Happy reading! Happy writing! Happy Sunday!

Sunday Reflections: 6 hours x 5 days x 10 months

Sunday Reflections: There's a Book for That

I have been teaching for more than two decades and I still find the whole concept of school completely fascinating. A number of children who share ages and stages but not necessarily experiences and values coming together to form quite intimate communities where they will spend hours together every day. They will take risks, navigate conflicts and learn beside, from and in spite of each other. The adults involved will teach, guide and facilitate, yes. But they will also take risks, navigate conflicts and do the same deep learning (or at least they should).

Just like we don’t choose our families, in many ways we don’t choose our teachers or our students. We find ourselves together and we muddle through, figuring lots out along the way. Really, we spend more active, awake, engaged time with each other in our classroom communities than we do with our own families at home. 5 days a week. 10 months of the year. 6 or more hours a day.

Yet, when we talk classrooms, we spend LOTS of time talking education and learning. Motivation. Engagement. Challenge. Barriers. Supports. Achievement. Enrichment. Skill building. Independence. Progress. On it goes. Current buzz words and the consistent tried and true vocabulary of education.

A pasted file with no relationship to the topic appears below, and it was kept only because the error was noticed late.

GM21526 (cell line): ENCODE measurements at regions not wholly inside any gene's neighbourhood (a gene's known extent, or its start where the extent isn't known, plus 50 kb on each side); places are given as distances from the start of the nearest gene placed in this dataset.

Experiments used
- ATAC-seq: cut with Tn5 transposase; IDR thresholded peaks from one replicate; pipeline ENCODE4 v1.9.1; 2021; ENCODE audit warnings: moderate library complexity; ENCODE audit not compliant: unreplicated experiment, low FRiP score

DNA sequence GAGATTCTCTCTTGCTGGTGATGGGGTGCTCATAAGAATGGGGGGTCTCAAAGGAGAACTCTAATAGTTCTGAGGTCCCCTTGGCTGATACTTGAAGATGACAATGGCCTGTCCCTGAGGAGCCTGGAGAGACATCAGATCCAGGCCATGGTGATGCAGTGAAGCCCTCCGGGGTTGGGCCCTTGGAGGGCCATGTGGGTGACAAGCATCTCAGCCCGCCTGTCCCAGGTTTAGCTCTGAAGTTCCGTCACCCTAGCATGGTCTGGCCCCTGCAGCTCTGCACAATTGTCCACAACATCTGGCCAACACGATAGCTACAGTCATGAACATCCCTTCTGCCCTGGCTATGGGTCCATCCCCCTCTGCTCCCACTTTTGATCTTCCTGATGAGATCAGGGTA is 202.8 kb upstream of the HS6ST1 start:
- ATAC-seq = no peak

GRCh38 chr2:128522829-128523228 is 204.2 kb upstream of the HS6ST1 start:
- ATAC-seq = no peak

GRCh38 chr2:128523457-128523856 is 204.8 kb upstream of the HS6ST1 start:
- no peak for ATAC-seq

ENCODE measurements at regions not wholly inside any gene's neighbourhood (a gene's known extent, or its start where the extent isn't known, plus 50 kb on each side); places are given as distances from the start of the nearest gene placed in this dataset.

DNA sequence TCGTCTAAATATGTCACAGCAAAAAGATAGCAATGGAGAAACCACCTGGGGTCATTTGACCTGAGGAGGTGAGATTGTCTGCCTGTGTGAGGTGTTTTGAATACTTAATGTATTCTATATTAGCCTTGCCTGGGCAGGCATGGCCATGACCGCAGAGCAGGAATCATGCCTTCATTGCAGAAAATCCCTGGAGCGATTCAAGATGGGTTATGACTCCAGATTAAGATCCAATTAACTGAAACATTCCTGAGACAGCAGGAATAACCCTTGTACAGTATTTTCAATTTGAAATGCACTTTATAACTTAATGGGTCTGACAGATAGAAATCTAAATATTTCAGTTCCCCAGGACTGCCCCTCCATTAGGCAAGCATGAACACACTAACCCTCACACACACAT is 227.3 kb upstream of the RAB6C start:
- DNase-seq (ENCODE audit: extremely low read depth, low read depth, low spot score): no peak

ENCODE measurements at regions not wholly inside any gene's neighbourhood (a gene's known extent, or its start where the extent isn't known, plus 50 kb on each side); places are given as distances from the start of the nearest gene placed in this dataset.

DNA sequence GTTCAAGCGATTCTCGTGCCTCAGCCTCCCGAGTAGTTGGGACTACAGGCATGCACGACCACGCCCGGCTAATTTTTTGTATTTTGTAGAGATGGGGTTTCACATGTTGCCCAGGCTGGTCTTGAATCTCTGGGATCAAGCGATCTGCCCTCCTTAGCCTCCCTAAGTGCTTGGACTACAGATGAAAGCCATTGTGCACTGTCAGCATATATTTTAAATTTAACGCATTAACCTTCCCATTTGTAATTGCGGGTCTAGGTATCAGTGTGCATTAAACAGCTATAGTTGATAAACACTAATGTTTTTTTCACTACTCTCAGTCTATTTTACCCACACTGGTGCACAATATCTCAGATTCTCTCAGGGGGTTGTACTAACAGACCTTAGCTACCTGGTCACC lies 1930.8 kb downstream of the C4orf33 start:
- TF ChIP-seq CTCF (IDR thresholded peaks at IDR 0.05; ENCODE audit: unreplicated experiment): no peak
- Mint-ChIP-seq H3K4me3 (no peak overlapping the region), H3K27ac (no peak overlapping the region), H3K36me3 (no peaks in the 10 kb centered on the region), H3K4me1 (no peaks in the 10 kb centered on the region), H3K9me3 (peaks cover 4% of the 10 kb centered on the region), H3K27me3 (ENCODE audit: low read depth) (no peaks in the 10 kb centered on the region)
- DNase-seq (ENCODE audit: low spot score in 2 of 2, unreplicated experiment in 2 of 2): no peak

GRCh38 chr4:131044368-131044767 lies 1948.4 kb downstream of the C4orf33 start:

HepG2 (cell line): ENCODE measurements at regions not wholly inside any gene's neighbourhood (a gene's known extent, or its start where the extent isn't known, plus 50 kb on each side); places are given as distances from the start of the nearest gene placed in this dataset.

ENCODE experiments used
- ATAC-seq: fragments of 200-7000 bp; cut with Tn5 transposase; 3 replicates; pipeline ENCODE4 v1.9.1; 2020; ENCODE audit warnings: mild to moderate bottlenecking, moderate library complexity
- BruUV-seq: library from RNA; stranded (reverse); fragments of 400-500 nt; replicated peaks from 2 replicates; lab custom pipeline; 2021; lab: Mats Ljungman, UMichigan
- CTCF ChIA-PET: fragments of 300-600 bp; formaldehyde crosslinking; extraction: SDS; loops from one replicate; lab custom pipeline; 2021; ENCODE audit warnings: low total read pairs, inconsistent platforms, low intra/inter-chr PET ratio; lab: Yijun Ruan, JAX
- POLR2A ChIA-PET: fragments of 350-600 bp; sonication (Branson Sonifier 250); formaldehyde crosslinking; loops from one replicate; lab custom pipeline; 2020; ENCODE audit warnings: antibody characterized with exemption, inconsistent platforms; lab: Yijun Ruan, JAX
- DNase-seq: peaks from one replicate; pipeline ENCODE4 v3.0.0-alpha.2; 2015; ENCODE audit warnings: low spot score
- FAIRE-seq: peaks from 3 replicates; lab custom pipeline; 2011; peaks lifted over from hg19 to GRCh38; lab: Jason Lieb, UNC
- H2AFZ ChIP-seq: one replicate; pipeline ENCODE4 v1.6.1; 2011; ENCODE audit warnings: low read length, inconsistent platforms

But when we experience classrooms – as in, occupy classrooms for those 6 hours x 5 days x 10 months, it is mostly about relationships. Because none of that other stuff happens without them. At least not as deeply, meaningfully and wonderfully as it could. And should.

Talking about relationships is complicated. There is not a curriculum guide, performance standard or professional read that is going to provide the “how to guide” for each particular group of students and teachers. Each year, in September, we begin figuring it out and when we say goodbye in June, those of us that are honest know – there is still much to learn.

If we did spend more time talking about relationships, we might spend more time on questions like:

  • What would be taught in Teacher Education about working with children? Not behaviour management but relationship dynamics and community building.